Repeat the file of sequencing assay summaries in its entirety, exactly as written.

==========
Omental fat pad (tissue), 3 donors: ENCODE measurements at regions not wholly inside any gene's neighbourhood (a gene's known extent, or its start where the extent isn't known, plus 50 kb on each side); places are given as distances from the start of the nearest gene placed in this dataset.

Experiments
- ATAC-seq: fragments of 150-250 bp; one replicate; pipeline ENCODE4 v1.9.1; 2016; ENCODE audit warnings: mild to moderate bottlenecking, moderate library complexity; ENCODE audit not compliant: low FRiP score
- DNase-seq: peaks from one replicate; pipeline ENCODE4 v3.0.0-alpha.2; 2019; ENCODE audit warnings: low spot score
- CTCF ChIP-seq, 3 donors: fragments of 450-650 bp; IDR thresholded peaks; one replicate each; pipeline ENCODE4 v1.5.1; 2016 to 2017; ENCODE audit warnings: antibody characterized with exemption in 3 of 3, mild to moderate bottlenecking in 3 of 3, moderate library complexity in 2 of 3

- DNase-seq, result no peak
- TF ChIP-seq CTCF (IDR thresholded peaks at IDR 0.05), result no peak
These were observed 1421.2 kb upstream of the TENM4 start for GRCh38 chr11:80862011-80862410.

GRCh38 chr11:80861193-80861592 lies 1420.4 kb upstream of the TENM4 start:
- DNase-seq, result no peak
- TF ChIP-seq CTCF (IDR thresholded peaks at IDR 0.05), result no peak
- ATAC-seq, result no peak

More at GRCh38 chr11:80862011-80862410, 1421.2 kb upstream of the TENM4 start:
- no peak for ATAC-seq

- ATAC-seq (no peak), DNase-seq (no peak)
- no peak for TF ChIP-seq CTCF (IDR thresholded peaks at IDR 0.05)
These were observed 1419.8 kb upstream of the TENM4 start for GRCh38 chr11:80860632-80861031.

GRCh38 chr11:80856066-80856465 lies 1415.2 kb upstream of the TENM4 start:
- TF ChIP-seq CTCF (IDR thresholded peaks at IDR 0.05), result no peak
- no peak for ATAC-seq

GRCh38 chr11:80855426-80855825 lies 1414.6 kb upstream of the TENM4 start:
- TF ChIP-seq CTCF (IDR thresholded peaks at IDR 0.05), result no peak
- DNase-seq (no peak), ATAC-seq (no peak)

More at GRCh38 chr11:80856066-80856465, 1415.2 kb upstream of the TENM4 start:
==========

Omental fat pad (tissue), 3 donors: ENCODE measurements at regions not wholly inside any gene's neighbourhood (a gene's known extent, or its start where the extent isn't known, plus 50 kb on each side); places are given as distances from the start of the nearest gene placed in this dataset.

Experiments
- ATAC-seq: fragments of 150-250 bp; one replicate; pipeline ENCODE4 v1.9.1; 2016; ENCODE audit warnings: mild to moderate bottlenecking, moderate library complexity; ENCODE audit not compliant: low FRiP score
- DNase-seq: peaks from one replicate; pipeline ENCODE4 v3.0.0-alpha.2; 2019; ENCODE audit warnings: low spot score
- CTCF ChIP-seq, 3 donors: fragments of 450-650 bp; IDR thresholded peaks; one replicate each; pipeline ENCODE4 v1.5.1; 2016 to 2017; ENCODE audit warnings: antibody characterized with exemption in 3 of 3, mild to moderate bottlenecking in 3 of 3, moderate library complexity in 2 of 3

- DNase-seq, result no peak
- TF ChIP-seq CTCF (IDR thresholded peaks at IDR 0.05), result no peak
These were observed 1421.2 kb upstream of the TENM4 start for GRCh38 chr11:80862011-80862410.

GRCh38 chr11:80861193-80861592 lies 1420.4 kb upstream of the TENM4 start:
- DNase-seq, result no peak
- TF ChIP-seq CTCF (IDR thresholded peaks at IDR 0.05), result no peak
- ATAC-seq, result no peak

More at GRCh38 chr11:80862011-80862410, 1421.2 kb upstream of the TENM4 start:
- no peak for ATAC-seq

- ATAC-seq (no peak), DNase-seq (no peak)
- no peak for TF ChIP-seq CTCF (IDR thresholded peaks at IDR 0.05)
These were observed 1419.8 kb upstream of the TENM4 start for GRCh38 chr11:80860632-80861031.

GRCh38 chr11:80856066-80856465 lies 1415.2 kb upstream of the TENM4 start:
- TF ChIP-seq CTCF (IDR thresholded peaks at IDR 0.05), result no peak
- no peak for ATAC-seq

GRCh38 chr11:80855426-80855825 lies 1414.6 kb upstream of the TENM4 start:
- TF ChIP-seq CTCF (IDR thresholded peaks at IDR 0.05), result no peak
- DNase-seq (no peak), ATAC-seq (no peak)

More at GRCh38 chr11:80856066-80856465, 1415.2 kb upstream of the TENM4 start: